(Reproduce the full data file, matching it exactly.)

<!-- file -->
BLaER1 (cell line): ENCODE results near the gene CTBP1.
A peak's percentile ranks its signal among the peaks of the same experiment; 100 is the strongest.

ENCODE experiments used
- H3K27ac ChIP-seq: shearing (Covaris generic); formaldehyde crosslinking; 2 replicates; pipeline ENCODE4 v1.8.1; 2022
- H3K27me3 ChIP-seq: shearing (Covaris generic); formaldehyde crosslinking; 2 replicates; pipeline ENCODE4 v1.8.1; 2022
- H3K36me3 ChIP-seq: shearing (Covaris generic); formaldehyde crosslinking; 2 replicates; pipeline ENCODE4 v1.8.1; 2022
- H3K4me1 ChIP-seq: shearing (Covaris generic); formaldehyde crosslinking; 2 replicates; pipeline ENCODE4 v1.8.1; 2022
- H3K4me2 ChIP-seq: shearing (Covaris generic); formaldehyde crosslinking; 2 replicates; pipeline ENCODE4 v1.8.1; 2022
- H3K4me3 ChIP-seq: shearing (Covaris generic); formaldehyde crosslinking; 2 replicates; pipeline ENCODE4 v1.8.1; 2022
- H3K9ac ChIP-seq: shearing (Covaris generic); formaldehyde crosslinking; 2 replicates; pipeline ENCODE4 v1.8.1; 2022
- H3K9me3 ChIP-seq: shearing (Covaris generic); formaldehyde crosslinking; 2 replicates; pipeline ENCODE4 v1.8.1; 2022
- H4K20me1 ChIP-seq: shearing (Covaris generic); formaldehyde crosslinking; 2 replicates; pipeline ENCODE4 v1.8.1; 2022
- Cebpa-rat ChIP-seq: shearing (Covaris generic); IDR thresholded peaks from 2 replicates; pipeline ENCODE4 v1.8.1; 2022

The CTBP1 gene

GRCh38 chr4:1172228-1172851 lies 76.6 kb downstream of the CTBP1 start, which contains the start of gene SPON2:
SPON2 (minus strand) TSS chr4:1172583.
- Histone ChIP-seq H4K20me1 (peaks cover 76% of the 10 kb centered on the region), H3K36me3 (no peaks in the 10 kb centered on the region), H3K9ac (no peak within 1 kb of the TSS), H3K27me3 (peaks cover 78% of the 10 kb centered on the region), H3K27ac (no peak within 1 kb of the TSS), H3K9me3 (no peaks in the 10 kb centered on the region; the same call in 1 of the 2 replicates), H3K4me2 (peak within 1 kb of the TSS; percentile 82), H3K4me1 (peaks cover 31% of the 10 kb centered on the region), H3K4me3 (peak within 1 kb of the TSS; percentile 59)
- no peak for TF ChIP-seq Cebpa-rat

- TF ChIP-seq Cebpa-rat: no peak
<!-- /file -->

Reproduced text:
BLaER1 (cell line): ENCODE results near the gene CTBP1.
A peak's percentile ranks its signal among the peaks of the same experiment; 100 is the strongest.

ENCODE experiments used
- H3K27ac ChIP-seq: shearing (Covaris generic); formaldehyde crosslinking; 2 replicates; pipeline ENCODE4 v1.8.1; 2022
- H3K27me3 ChIP-seq: shearing (Covaris generic); formaldehyde crosslinking; 2 replicates; pipeline ENCODE4 v1.8.1; 2022
- H3K36me3 ChIP-seq: shearing (Covaris generic); formaldehyde crosslinking; 2 replicates; pipeline ENCODE4 v1.8.1; 2022
- H3K4me1 ChIP-seq: shearing (Covaris generic); formaldehyde crosslinking; 2 replicates; pipeline ENCODE4 v1.8.1; 2022
- H3K4me2 ChIP-seq: shearing (Covaris generic); formaldehyde crosslinking; 2 replicates; pipeline ENCODE4 v1.8.1; 2022
- H3K4me3 ChIP-seq: shearing (Covaris generic); formaldehyde crosslinking; 2 replicates; pipeline ENCODE4 v1.8.1; 2022
- H3K9ac ChIP-seq: shearing (Covaris generic); formaldehyde crosslinking; 2 replicates; pipeline ENCODE4 v1.8.1; 2022
- H3K9me3 ChIP-seq: shearing (Covaris generic); formaldehyde crosslinking; 2 replicates; pipeline ENCODE4 v1.8.1; 2022
- H4K20me1 ChIP-seq: shearing (Covaris generic); formaldehyde crosslinking; 2 replicates; pipeline ENCODE4 v1.8.1; 2022
- Cebpa-rat ChIP-seq: shearing (Covaris generic); IDR thresholded peaks from 2 replicates; pipeline ENCODE4 v1.8.1; 2022

The CTBP1 gene

GRCh38 chr4:1172228-1172851 lies 76.6 kb downstream of the CTBP1 start, which contains the start of gene SPON2:
SPON2 (minus strand) TSS chr4:1172583.
- Histone ChIP-seq H4K20me1 (peaks cover 76% of the 10 kb centered on the region), H3K36me3 (no peaks in the 10 kb centered on the region), H3K9ac (no peak within 1 kb of the TSS), H3K27me3 (peaks cover 78% of the 10 kb centered on the region), H3K27ac (no peak within 1 kb of the TSS), H3K9me3 (no peaks in the 10 kb centered on the region; the same call in 1 of the 2 replicates), H3K4me2 (peak within 1 kb of the TSS; percentile 82), H3K4me1 (peaks cover 31% of the 10 kb centered on the region), H3K4me3 (peak within 1 kb of the TSS; percentile 59)
- no peak for TF ChIP-seq Cebpa-rat

- TF ChIP-seq Cebpa-rat: no peak